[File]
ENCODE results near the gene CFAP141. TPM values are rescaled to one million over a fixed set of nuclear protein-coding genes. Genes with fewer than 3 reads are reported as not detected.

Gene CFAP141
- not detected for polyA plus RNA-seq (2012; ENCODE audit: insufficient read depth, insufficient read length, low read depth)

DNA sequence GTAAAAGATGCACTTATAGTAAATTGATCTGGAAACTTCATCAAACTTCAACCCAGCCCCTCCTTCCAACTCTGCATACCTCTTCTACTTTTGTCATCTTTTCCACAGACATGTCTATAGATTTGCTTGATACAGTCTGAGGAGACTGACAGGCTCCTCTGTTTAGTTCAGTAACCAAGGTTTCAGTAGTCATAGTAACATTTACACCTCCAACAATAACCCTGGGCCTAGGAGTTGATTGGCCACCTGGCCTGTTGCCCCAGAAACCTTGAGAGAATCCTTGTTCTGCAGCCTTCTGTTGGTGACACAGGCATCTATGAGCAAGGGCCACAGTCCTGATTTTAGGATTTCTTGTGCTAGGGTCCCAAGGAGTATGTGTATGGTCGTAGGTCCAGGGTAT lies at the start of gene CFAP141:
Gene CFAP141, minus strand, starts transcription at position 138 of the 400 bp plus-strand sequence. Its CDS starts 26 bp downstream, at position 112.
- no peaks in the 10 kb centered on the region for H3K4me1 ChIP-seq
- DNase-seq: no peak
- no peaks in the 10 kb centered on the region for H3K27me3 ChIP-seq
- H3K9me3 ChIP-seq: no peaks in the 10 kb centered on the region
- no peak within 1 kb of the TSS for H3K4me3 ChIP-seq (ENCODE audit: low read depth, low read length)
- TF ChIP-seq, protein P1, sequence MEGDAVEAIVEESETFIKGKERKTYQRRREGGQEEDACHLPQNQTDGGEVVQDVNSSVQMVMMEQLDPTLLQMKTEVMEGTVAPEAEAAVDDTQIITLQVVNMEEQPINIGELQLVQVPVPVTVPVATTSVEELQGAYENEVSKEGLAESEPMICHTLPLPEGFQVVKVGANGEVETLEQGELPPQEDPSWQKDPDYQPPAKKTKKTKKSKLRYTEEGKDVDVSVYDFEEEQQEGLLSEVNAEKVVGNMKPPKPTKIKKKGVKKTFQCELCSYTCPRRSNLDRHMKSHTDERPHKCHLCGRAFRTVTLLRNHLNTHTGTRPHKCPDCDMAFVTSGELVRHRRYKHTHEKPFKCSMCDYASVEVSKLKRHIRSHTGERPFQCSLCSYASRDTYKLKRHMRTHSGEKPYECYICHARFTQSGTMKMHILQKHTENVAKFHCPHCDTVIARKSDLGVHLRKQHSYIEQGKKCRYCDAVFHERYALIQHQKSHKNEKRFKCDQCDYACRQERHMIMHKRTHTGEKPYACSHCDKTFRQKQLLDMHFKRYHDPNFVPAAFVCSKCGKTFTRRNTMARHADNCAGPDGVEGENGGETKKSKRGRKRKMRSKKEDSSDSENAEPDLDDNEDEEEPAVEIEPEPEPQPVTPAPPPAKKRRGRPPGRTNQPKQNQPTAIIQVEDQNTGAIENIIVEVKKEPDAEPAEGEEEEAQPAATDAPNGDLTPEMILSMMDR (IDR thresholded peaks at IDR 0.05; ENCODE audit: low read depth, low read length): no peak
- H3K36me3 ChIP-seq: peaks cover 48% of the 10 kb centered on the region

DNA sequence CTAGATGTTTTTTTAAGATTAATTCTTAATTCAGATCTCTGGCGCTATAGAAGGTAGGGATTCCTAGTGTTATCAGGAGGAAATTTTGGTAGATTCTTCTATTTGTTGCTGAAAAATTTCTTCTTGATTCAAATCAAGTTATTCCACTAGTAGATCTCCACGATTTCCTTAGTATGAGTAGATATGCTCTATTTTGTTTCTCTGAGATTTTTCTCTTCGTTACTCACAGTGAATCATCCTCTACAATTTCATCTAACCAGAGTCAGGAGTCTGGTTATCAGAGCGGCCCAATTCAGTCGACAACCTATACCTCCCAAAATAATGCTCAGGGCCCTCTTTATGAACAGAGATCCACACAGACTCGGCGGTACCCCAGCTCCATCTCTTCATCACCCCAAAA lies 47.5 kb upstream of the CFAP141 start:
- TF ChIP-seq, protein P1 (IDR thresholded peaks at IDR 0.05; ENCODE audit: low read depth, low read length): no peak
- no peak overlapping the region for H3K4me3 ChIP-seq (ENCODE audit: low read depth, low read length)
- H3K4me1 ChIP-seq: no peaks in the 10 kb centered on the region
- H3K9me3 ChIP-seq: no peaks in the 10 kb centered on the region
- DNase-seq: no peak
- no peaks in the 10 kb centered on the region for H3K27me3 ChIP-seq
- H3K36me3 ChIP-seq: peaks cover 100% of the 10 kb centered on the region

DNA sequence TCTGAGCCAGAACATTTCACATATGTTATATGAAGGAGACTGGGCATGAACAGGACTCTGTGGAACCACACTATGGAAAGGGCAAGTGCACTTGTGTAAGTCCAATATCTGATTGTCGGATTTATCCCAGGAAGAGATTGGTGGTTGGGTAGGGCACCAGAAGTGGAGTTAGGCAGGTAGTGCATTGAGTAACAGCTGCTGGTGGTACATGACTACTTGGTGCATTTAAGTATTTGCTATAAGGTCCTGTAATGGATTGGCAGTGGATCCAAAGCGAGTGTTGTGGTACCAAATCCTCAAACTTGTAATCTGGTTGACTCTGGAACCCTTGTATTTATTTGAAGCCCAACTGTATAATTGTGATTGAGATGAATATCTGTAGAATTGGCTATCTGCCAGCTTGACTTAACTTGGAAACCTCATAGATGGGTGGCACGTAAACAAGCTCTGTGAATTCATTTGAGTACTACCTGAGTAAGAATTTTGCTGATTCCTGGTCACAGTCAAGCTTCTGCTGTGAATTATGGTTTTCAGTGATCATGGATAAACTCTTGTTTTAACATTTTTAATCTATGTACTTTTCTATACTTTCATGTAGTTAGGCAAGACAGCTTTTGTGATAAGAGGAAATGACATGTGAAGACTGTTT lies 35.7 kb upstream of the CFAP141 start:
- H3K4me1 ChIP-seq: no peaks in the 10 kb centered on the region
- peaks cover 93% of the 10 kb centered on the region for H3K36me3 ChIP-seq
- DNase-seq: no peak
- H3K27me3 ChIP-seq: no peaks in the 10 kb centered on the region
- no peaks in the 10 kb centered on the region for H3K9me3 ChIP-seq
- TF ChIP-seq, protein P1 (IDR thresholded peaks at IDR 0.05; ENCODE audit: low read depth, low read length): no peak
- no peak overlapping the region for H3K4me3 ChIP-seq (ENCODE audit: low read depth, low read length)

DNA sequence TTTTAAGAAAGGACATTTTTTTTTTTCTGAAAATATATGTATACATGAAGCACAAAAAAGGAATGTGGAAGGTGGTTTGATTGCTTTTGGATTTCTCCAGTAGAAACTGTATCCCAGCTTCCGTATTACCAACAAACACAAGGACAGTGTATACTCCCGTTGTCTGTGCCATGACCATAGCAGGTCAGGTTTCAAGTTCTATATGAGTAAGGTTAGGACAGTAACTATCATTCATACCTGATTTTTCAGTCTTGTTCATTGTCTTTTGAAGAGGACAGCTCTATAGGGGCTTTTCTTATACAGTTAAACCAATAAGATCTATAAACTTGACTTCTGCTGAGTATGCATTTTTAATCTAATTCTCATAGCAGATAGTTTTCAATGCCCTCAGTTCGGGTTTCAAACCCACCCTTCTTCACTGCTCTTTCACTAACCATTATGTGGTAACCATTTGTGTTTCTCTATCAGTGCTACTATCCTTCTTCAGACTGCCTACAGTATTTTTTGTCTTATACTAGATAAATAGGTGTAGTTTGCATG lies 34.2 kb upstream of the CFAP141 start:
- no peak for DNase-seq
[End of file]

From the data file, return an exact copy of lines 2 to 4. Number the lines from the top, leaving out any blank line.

Gene CFAP141
- not detected for polyA plus RNA-seq (2012; ENCODE audit: insufficient read depth, insufficient read length, low read depth)

DNA sequence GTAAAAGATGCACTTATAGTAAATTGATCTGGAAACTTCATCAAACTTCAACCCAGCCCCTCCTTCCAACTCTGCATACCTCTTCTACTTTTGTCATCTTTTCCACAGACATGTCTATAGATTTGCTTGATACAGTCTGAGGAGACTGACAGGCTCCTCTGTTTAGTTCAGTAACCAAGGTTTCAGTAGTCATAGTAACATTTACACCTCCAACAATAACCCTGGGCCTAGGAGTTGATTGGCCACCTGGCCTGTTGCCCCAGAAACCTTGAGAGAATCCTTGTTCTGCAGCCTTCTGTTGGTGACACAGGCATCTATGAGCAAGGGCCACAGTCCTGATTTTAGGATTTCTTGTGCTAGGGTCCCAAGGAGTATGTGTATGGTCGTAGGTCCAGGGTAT lies at the start of gene CFAP141: